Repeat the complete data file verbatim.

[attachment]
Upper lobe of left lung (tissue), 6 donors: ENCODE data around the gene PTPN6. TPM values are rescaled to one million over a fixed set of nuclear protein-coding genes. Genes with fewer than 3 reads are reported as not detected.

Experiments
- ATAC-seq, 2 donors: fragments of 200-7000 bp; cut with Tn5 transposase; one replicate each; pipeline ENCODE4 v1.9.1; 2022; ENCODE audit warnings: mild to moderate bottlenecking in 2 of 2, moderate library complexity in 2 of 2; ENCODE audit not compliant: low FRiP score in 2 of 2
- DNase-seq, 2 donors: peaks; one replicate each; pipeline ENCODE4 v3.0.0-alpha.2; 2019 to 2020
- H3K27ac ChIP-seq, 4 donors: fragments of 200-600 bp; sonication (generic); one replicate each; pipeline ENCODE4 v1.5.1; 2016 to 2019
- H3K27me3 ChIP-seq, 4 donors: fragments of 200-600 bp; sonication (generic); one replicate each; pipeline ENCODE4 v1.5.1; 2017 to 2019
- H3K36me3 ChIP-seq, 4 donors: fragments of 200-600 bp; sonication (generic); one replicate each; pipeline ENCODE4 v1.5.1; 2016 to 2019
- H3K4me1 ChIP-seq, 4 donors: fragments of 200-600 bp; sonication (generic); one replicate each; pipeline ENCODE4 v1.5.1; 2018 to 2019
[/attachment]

Upper lobe of left lung (tissue), 6 donors: ENCODE data around the gene PTPN6. TPM values are rescaled to one million over a fixed set of nuclear protein-coding genes. Genes with fewer than 3 reads are reported as not detected.

Experiments
- ATAC-seq, 2 donors: fragments of 200-7000 bp; cut with Tn5 transposase; one replicate each; pipeline ENCODE4 v1.9.1; 2022; ENCODE audit warnings: mild to moderate bottlenecking in 2 of 2, moderate library complexity in 2 of 2; ENCODE audit not compliant: low FRiP score in 2 of 2
- DNase-seq, 2 donors: peaks; one replicate each; pipeline ENCODE4 v3.0.0-alpha.2; 2019 to 2020
- H3K27ac ChIP-seq, 4 donors: fragments of 200-600 bp; sonication (generic); one replicate each; pipeline ENCODE4 v1.5.1; 2016 to 2019
- H3K27me3 ChIP-seq, 4 donors: fragments of 200-600 bp; sonication (generic); one replicate each; pipeline ENCODE4 v1.5.1; 2017 to 2019
- H3K36me3 ChIP-seq, 4 donors: fragments of 200-600 bp; sonication (generic); one replicate each; pipeline ENCODE4 v1.5.1; 2016 to 2019
- H3K4me1 ChIP-seq, 4 donors: fragments of 200-600 bp; sonication (generic); one replicate each; pipeline ENCODE4 v1.5.1; 2018 to 2019